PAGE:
More to life than food

And perhaps for this reason she too has a yearning to believe something which overrides her professional scepticism. She may be bound to common sense but there is something about the girl’s faith that suggests there is more to life than mere existence.

The girl, Anna (Kila Lord Cassidy), tells a story of faith. And while Lib cannot believe it, she wishes to believe something.


And there is a moment, a splendid moment, which turns the story. I cannot tell you because it would spoil the twist, but it requires Lib Wright to abandon her pure medical discipline and treat the girl’s multi-layered maladies in a wholly unconventional but empathetic way.

In that moment, the nurse succumbs to the power of story and finds her own resolution.

Perhaps that is The Wonder.

Trapped in a cage

One intriguing aspect of the film is Anna’s fascination with a thaumatrope, an optical toy that spins, with a bird on one side of a disk and an empty cage on the other. Spin the card with sufficient speed and the images merge, and the bird appears to be trapped in the cage.

“In, out, in out,” says Algar, hypnotically of this optical trick.

The bird-in-cage illusion has a close parallel to the hard-wired trickery of story. An optical illusion works even when you know its secret. Even when you understand completely how you are being tricked, you still you cannot override the deceit.

The mind takes the sensory feed as truth, regardless.

Scene from The Wonder

It is the same with story. Despite being shown the sets, the studio, the actors at work, we still cannot resist the need to treat the characters as anything other than real.

We surrender to the power of story as we have been conditioned to do for millennia.

We cannot do otherwise and, most likely, we wouldn’t choose to, if we could.

Factfile: What are fasting girls?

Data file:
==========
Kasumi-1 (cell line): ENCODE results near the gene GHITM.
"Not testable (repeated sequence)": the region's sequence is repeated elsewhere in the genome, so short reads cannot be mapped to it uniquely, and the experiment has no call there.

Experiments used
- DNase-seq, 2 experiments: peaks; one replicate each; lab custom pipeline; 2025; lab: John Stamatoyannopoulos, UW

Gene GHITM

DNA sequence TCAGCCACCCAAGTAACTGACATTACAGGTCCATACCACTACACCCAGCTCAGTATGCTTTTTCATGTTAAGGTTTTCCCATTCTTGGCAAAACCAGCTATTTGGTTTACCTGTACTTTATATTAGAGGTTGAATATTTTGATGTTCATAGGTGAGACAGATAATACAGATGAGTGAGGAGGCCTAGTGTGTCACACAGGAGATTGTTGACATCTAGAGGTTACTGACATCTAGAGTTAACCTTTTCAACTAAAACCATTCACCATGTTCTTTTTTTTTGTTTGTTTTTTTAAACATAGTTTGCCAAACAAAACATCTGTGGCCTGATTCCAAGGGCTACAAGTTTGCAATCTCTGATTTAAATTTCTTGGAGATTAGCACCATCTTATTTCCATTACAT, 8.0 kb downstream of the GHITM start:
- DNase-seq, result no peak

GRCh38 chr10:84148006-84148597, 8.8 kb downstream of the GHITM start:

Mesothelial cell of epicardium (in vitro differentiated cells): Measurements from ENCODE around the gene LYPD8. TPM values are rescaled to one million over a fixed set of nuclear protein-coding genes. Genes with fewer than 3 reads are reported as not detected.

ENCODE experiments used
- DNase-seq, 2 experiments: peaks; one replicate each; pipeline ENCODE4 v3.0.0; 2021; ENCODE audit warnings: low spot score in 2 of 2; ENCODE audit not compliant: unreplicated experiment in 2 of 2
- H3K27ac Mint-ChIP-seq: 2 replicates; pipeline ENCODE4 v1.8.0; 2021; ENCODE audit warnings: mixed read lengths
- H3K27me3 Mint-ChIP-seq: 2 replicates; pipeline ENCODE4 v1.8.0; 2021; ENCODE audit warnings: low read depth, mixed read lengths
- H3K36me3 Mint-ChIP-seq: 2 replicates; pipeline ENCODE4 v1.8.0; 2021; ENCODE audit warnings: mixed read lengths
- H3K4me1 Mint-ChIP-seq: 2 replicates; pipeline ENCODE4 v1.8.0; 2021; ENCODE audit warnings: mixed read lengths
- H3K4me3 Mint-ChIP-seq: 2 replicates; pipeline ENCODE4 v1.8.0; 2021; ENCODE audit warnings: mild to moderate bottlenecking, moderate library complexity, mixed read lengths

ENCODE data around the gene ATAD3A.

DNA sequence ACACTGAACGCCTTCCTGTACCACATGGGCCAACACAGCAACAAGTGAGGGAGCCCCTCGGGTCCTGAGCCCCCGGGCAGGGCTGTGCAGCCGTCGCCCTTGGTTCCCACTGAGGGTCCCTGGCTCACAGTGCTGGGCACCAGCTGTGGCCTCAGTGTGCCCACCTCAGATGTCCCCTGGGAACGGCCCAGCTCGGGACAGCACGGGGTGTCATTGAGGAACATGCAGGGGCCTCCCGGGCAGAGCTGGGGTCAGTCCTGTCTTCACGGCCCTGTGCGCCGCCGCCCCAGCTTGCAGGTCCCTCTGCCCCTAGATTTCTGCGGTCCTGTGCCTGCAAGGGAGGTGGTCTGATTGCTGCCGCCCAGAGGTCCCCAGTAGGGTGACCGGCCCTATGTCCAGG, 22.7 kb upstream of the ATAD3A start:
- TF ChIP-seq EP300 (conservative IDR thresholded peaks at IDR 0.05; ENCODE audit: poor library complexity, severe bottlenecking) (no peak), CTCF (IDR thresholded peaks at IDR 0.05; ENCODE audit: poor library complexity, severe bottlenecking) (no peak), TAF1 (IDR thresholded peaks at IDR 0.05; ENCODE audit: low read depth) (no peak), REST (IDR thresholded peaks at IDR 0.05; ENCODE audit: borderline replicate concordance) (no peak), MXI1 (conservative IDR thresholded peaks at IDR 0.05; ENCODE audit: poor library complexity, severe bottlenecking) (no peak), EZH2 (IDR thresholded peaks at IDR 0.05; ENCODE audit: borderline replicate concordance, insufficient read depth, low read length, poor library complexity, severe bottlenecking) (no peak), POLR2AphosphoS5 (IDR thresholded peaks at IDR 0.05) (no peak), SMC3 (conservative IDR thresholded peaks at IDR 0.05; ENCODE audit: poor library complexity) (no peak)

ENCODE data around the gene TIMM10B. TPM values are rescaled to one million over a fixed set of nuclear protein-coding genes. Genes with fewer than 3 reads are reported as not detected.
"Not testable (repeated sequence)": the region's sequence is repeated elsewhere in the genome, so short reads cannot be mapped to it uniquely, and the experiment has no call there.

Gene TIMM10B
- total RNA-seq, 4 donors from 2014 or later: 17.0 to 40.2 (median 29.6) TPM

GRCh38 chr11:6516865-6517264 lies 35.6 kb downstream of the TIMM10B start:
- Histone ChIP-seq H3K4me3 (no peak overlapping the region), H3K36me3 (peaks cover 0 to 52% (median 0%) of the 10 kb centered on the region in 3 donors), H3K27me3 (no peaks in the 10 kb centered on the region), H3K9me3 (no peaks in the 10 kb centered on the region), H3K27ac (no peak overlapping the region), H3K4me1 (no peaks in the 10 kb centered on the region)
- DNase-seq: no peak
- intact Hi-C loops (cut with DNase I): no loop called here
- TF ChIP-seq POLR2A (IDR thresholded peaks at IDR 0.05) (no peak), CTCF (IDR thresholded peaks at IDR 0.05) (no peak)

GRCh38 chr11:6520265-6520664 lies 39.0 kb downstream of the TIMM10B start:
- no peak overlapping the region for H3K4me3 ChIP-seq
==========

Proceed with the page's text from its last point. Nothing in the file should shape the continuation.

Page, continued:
Fasting girls are a phenomenon that came to attention in the Victorian era. They were predominately young girls who claimed to survive long periods without food.

Often, their claims were linked to religious belief. They often became the subject of fascination and veneration.

Scientific investigation never found a true cause for the claim, and they were generally regarded by medical experts as frauds.

Modern interpretations have centred on anorexia nervosa. However, the religious connotations were powerful, reinforced by the claims that saints, such as Catherine of Siena, to have achieved the same feat. This encouraged faith in, rather than true examination of, the fasting girls.

Why are women especially prone?

Others pointed to other “mass hysteria” contagions that have been noted throughout history up to modern times. They have included accusations of witchcraft, “dancing plagues” and body seizures.

Experts are divided as to why these outbreaks affect females, especially young girls, to an overwhelming degree.

Theories include how women are socialised, how they internalise symptoms in a repressive male dominated societies and how women manifest the symptoms of extreme stress.